Apple this week alerted developers to a new set of App Store Review Guidelines that detail which apps will be accepted or rejected, and what apps are allowed to do. The changes to the guidelines impact reviews, push notifications, Sign in with Apple, data collection and storage, mobile device management and more, the company says. Some of the more high-profile changes include the ability for apps to now use notifications for ads, stricter rules for dating and fortune-telling apps and a new rule that allows Apple to reject apps that help users evade law enforcement, among other things.
This latter change to police-spotting apps, surprisingly, didn’t get as much attention as push ads or changes to dating apps — though it’s among the most notable of the new rules.
A previous version of the App Store Review Guidelines (seen in a snapshot here from January 2020) stated that apps could only display DUI checkpoints that were published by law enforcement agencies, and noted that apps shouldn’t encourage activities like “drunk driving” or “excessive speed.” These were reasonable concerns.
The revised rule (section 1.4.4.) now says that Apple will reject apps “used to commit or attempt to commit crimes of any kind by helping users evade law enforcement,” in addition to the existing language.
As you may recall, Apple last year got into hot water over its decision to reject a crowdsourced mapping app, HKmap, that was being used by Hong Kong pro-democracy protestors to evade police. Initially, the app had been approved, but was pulled a day after Apple was criticized by Chinese state media who said the app allowed “rioters…to go on violent acts.”
The app had allowed users to crowdsource information like the location of police, the use of tear gas and other details about the protests, which were added to a regularly updated map. In a statement, Apple said it removed the app when it learned it was used to “target and ambush police.”
Above: Section 1.4.4, before and after
The new App Store Review Guidelines now put into writing Apple’s final decision over this sort of app. Effectively, it bans apps that help users evade law enforcement. Arguably, avoiding police isn’t always about wanting to “commit crimes,” as the guidelines state, however. Amnesty International, for example, documented cases of police brutality, including beatings and torture of people in police detention during the Hong Kong protests. The HKmap may have also allowed users to bypass police for their own safety.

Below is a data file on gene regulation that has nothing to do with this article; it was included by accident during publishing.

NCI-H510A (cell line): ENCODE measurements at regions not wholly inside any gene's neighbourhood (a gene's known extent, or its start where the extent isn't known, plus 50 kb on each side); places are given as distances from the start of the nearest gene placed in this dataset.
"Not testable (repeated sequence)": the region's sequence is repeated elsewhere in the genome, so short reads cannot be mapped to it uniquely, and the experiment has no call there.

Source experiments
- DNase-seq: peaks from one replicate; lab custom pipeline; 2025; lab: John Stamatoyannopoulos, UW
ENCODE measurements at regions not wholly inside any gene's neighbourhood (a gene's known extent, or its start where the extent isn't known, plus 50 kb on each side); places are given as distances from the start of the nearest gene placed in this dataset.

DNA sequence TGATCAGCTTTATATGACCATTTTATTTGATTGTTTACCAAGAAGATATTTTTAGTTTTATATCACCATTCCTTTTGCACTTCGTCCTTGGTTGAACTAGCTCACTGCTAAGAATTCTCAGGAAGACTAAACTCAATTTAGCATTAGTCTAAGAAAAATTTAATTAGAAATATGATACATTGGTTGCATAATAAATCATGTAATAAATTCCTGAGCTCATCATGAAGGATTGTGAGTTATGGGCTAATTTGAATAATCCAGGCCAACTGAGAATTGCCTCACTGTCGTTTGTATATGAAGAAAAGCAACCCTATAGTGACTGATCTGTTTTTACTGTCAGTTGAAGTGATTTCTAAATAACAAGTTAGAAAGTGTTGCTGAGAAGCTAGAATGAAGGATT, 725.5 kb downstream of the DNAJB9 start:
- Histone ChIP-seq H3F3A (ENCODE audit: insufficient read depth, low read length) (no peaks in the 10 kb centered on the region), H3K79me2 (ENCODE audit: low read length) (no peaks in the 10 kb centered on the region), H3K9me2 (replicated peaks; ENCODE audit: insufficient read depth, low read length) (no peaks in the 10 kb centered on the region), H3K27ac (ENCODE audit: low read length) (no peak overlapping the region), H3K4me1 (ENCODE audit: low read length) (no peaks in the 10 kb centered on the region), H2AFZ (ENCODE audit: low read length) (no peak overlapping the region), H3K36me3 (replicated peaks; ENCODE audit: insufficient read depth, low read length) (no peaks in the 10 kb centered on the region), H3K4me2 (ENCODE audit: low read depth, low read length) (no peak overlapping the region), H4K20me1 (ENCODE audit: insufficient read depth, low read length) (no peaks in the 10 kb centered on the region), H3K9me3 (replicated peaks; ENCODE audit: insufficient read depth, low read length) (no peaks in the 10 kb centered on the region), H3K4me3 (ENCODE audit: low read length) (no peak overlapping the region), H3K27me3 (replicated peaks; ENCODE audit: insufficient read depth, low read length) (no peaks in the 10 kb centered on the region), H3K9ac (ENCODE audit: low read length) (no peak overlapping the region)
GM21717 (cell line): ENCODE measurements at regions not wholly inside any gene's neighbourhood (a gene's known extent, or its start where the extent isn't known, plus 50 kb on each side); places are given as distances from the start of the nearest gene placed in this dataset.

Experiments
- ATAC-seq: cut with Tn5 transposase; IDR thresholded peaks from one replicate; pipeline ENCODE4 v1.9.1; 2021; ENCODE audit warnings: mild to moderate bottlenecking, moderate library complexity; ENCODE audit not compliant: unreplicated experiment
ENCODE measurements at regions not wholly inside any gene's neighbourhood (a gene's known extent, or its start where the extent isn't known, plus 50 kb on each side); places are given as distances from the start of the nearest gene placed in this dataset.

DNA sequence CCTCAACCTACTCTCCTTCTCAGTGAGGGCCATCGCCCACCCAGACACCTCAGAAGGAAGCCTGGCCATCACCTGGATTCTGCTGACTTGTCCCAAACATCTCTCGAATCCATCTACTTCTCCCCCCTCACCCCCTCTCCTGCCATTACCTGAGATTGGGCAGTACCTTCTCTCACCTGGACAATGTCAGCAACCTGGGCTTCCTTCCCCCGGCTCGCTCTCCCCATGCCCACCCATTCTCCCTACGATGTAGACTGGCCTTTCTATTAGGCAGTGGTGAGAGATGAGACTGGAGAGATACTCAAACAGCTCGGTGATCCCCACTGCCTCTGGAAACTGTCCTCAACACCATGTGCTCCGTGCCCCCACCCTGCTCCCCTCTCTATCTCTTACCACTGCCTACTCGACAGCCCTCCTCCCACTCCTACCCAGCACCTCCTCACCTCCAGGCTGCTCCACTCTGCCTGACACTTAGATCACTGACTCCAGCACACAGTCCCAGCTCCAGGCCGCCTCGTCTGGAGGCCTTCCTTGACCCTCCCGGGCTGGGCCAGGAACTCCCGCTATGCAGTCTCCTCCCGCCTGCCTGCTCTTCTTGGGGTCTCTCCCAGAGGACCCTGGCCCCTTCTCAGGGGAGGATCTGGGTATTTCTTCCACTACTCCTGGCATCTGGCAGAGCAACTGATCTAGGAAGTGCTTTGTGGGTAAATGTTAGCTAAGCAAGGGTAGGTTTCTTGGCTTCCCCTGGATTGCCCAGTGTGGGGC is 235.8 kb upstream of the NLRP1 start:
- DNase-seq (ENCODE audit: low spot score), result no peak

Apple’s rule, therefore, is vague enough that it still allows the company itself to make the ultimate call over how an app is being used before deciding to reject or ban it.
Other worthy-of-note changes to the guidelines include an update (section 4.5.4) that allows app developers to send marketing messages (aka ads) in their push notifications. Before, these were banned. This change was immediately hit with user outcry, but it may not be as bad as it first seems.
Clearly, many apps were already spamming their users with ads, despite the prior ban. Now, they’re being required to get customer consent within their app’s user interface and to provide an opt-out mechanism in their app that lets users turn off the push notification ads. This change will at least force reviewers to look for mechanisms and opt-outs in apps offering in-app purchases or that rely on sales to generate revenues.
“Abuse of these services may result in revocation of your privileges,” Apple also warns.
Another change adds “fortune-telling” and “dating” apps to the list of apps that are considered spam if they’re not providing a “unique, high-quality” experience. The relevant section (4.3) warns developers about the app categories that Apple thinks are oversaturated, and where it will be more critical with its reviews.
The guidelines also now include a section (5.6.1) that instruct developers on how to respond to App Store reviews, reminding them to “treat customers with respect when responding to their comments” and not include irrelevant information, personal information, spam, and marketing in their messages. The section also notes that developers must use Apple’s own API to solicit reviews, instead of other mechanisms. This will allow users to toggle off App Store review prompts across all apps from the iOS settings. This language was in the guidelines before, but was moved to 5.6.1 from 1.1.7.
Finally, Apple reminded developers that all apps going forward, including app updates, will need to use the iOS 13 SDK as of April 30, 2020. Apps will need to support the “Sign in with Apple” login/sign-up option as of that date, too.
Correction, 2/5/20, 3:20 PM ET: Clarified that section 5.6.1 is actually a relocated section 1.1.7, instead of a new addition.